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International Tribunal Rejects Claims Against India

  • 21 Jan 2020
  • 4 min read

Why in News

The Government of India in its recent press release has announced that the International Arbitration Tribunal has dismissed all claims against India in entirety in relation to cancellation of Letters of Intent for providing 2G services.

  • The verdict was pronounced last year in July 2019 by the International Arbitration Tribunal constituted in accordance with the United Nations Commission on International Trade Law (UNCITRAL) Arbitration Rules, 1976.
  • The proceedings were administered by the Permanent Court of Arbitration (PCA).

Key Points

  • Parties Involved: The claims were filed by Tenoch Holdings Limited (Cyprus), Mr Maxim Naumchenko (Russian Federation) and Mr Andrey Poluektov (Russian Federation) against India under the Bilateral Investment Treaties with Cyprus and Russian Federation.
    • Bilateral Investment Treaties between two countries allows a private investor to initiate dispute arbitration proceedings against the government to protect its investments.
  • Underlying Reason: The arbitration arose out of the cancellation of Letters of Intent for the issuance of telecommunications licences to provide 2G services in five telecommunications circles in India, inter alia, for India’s essential security interests.
  • Agreements: The arbitration was carried out in accordance with the Agreement signed between:
    • Government of the Russian Federation and the Government of the Republic of India for the Promotion and Mutual Protection of Investments, and
    • Government of India and the Government of the Republic of Cyprus for the Mutual Promotion and Protection of Investments.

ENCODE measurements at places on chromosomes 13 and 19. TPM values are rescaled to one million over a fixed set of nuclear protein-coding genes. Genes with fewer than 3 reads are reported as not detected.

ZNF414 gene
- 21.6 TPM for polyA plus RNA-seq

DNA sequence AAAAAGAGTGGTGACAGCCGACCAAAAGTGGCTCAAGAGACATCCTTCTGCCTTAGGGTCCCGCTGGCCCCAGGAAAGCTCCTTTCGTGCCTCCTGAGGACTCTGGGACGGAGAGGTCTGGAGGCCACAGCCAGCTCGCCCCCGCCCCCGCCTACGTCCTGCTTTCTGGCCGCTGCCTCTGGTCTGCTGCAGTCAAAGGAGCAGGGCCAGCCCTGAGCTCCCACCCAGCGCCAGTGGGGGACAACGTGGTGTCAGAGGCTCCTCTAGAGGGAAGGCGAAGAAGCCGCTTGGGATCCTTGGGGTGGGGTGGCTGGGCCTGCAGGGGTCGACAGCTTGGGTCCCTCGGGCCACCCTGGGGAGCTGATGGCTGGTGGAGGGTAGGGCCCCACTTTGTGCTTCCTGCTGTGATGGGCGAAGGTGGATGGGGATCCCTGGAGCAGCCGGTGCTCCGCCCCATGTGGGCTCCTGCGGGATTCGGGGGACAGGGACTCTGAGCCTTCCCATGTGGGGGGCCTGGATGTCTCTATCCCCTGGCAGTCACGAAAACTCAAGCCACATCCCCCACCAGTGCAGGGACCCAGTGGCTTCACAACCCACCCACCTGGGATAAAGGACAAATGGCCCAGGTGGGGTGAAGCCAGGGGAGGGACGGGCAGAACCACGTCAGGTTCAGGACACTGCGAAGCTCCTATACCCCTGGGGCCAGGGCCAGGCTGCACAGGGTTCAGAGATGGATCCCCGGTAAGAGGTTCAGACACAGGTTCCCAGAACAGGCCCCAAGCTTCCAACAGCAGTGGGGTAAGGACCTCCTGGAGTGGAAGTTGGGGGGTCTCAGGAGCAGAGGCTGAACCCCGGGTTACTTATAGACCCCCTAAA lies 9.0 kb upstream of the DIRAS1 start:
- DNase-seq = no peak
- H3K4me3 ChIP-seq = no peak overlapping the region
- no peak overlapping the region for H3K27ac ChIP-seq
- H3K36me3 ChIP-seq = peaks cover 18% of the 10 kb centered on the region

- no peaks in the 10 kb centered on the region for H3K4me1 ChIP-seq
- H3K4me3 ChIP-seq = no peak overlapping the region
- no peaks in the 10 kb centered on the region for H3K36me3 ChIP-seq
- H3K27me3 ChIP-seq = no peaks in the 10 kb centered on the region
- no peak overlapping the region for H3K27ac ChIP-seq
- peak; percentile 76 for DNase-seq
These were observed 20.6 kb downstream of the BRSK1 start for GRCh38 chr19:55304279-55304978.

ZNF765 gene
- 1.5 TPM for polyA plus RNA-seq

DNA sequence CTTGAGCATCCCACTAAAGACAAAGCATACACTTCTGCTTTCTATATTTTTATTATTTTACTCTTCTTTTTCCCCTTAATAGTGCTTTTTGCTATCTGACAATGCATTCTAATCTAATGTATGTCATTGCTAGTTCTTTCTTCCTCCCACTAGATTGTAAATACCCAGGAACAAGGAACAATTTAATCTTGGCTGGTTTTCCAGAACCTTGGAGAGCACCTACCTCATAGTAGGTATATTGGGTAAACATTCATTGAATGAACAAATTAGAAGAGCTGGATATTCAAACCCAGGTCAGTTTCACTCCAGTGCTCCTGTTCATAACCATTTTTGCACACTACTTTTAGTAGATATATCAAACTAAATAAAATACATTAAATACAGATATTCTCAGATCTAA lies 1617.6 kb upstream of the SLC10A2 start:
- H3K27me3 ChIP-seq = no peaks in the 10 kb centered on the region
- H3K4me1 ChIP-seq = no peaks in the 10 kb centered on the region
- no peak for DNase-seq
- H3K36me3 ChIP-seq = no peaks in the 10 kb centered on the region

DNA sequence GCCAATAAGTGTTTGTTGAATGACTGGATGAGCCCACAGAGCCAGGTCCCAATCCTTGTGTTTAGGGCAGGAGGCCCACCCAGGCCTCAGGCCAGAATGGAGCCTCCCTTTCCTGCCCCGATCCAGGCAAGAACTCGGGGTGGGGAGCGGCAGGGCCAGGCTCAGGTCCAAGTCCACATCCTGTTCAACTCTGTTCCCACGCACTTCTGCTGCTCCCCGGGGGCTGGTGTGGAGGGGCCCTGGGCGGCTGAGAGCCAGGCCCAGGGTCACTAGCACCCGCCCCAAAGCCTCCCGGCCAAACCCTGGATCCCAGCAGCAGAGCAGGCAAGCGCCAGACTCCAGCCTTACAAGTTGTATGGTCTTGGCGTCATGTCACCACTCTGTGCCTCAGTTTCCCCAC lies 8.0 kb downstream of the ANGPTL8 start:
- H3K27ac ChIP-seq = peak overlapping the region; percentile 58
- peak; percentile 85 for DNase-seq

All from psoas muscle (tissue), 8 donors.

Letters of Intent

  • A Letter Of Intent (LOI) is a document declaring the preliminary commitment of one party to do business with another. In business, it is commonly used as an initial proposal to the other party.

International Arbitration Tribunal

  • It is an independent non-governmental panel of independent and impartial experts.
  • It generally comprises of three members nominated by the Parties (or appointed by the International Arbitration Institution, or by a National Court) on the basis of their legal and practical expertise and knowledge, to render a final and binding award.

Permanent Court of Arbitration

  • Established in: 1899.
  • HQ: Hague, Netherlands.
  • Purpose: It is an intergovernmental organization dedicated to serve the international community in the field of dispute resolution and to facilitate arbitration and other forms of dispute resolution between States.
  • Structure: The PCA has a three-part organizational structure consisting of:
    • Administrative Council- to oversee its policies and budgets,
    • Members of the Court- a panel of independent potential arbitrators, and
    • International Bureau- its Secretariat, headed by the Secretary-General.
  • Funds: It has Financial Assistance Fund which aims at helping developing countries meet part of the costs involved in international arbitration or other means of dispute settlement offered by the PCA.

Source: PIB

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